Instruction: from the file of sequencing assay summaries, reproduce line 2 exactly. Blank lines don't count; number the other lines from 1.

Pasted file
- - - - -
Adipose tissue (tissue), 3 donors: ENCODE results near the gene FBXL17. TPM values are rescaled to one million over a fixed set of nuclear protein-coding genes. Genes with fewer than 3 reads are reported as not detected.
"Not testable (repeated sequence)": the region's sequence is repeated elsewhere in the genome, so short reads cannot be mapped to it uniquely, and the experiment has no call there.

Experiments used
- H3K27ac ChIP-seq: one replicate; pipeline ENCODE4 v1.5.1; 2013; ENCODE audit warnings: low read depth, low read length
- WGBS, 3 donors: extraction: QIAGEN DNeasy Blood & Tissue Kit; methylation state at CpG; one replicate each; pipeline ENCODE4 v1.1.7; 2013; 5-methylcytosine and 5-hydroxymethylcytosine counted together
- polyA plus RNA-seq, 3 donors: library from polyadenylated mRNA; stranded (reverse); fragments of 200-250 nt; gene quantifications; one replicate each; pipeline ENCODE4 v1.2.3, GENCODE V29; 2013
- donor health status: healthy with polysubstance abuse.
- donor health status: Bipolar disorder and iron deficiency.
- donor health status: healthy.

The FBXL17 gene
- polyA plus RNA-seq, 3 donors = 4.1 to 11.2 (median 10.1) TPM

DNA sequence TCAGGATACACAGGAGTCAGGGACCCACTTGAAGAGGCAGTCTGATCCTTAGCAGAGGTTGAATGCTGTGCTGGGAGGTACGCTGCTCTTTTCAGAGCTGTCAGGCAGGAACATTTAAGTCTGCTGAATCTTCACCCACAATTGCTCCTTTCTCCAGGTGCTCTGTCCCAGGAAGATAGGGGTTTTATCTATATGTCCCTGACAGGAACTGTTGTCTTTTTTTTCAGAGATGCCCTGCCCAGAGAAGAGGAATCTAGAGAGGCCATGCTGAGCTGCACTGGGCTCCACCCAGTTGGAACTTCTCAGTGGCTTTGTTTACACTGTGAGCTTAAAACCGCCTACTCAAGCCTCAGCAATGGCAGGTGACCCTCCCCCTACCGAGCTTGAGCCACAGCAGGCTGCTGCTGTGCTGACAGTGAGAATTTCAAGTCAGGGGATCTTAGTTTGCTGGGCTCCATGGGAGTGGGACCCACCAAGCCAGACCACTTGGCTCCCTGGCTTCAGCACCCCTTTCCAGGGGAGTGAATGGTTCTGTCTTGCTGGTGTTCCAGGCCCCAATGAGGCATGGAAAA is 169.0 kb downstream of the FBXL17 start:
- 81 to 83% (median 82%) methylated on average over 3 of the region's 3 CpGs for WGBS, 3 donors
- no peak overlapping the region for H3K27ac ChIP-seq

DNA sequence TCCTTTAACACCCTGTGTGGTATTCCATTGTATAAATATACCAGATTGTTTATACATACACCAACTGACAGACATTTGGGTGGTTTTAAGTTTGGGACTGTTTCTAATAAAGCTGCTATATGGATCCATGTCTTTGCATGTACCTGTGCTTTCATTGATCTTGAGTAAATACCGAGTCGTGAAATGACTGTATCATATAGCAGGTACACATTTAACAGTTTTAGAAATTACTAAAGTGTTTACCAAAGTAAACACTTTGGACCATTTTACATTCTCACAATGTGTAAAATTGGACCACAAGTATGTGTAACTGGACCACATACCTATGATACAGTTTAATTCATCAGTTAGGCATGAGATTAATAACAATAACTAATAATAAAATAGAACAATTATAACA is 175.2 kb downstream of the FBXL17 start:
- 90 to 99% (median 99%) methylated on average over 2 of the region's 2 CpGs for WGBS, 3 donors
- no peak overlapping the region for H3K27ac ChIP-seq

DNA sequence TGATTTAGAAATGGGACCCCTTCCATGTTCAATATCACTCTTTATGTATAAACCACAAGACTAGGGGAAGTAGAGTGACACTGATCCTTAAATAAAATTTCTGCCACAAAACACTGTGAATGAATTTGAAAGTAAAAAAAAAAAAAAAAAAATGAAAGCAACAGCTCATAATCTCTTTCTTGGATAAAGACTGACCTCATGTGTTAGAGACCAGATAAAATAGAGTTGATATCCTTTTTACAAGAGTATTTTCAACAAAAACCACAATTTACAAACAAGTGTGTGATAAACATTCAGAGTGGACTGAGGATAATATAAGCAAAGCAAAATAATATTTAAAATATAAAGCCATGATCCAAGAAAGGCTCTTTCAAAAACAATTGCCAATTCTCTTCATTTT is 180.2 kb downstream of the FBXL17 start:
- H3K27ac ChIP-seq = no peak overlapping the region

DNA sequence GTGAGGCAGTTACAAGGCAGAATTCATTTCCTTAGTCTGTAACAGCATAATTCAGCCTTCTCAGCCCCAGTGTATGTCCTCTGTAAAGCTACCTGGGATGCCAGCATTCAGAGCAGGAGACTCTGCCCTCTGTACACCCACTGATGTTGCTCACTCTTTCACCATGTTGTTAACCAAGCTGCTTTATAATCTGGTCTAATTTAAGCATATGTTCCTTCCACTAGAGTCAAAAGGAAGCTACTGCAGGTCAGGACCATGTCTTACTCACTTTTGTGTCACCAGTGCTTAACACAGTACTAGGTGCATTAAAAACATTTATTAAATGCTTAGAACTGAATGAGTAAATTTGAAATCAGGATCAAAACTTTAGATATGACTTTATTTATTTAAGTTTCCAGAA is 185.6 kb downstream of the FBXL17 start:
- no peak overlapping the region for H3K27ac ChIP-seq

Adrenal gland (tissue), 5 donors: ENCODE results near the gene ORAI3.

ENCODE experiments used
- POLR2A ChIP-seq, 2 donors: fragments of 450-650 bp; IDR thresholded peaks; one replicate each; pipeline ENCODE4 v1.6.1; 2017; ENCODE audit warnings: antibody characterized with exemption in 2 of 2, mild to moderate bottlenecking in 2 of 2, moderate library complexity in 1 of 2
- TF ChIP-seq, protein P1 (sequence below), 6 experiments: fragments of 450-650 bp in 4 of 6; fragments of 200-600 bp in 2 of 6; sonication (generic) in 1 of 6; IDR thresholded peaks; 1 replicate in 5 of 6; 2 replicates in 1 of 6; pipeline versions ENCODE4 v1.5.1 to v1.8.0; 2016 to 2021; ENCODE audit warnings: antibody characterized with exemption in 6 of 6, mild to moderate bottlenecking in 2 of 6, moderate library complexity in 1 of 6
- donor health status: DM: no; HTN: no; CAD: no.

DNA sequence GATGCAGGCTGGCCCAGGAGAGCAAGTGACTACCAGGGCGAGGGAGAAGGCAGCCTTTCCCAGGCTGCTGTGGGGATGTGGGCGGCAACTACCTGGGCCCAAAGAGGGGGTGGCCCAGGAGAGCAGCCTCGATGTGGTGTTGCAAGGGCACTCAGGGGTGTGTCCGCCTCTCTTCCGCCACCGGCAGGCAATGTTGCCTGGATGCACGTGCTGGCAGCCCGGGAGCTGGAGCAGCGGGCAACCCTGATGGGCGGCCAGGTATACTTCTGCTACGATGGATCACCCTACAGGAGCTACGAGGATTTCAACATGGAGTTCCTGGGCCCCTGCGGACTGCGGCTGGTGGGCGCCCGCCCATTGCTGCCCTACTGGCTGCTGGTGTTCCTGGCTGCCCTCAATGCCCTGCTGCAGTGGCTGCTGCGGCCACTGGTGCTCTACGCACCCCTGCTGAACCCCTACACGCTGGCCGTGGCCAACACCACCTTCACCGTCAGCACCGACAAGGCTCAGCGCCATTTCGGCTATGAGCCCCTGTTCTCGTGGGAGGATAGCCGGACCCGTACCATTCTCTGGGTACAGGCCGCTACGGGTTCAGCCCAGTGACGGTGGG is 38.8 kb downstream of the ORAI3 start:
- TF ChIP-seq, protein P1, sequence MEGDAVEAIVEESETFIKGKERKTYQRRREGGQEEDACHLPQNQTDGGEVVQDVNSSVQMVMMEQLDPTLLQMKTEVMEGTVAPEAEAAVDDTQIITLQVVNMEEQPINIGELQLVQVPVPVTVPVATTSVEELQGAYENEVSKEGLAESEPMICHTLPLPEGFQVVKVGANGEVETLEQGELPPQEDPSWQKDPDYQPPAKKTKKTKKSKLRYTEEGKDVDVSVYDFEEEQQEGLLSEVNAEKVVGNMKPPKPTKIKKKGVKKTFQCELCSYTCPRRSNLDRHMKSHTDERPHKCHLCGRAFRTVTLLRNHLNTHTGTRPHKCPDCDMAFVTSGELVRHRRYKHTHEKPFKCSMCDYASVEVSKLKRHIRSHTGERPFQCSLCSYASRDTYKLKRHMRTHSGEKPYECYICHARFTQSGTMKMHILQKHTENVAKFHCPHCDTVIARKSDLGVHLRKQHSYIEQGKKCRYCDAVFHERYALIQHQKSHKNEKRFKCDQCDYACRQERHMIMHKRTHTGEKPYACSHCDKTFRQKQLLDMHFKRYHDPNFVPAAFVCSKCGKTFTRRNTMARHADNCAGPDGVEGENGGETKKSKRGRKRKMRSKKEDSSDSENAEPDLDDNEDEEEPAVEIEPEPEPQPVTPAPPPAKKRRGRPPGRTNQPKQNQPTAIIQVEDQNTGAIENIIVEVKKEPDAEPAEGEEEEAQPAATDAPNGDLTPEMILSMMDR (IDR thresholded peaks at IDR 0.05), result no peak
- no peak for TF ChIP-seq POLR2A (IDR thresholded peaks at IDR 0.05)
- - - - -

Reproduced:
"Not testable (repeated sequence)": the region's sequence is repeated elsewhere in the genome, so short reads cannot be mapped to it uniquely, and the experiment has no call there.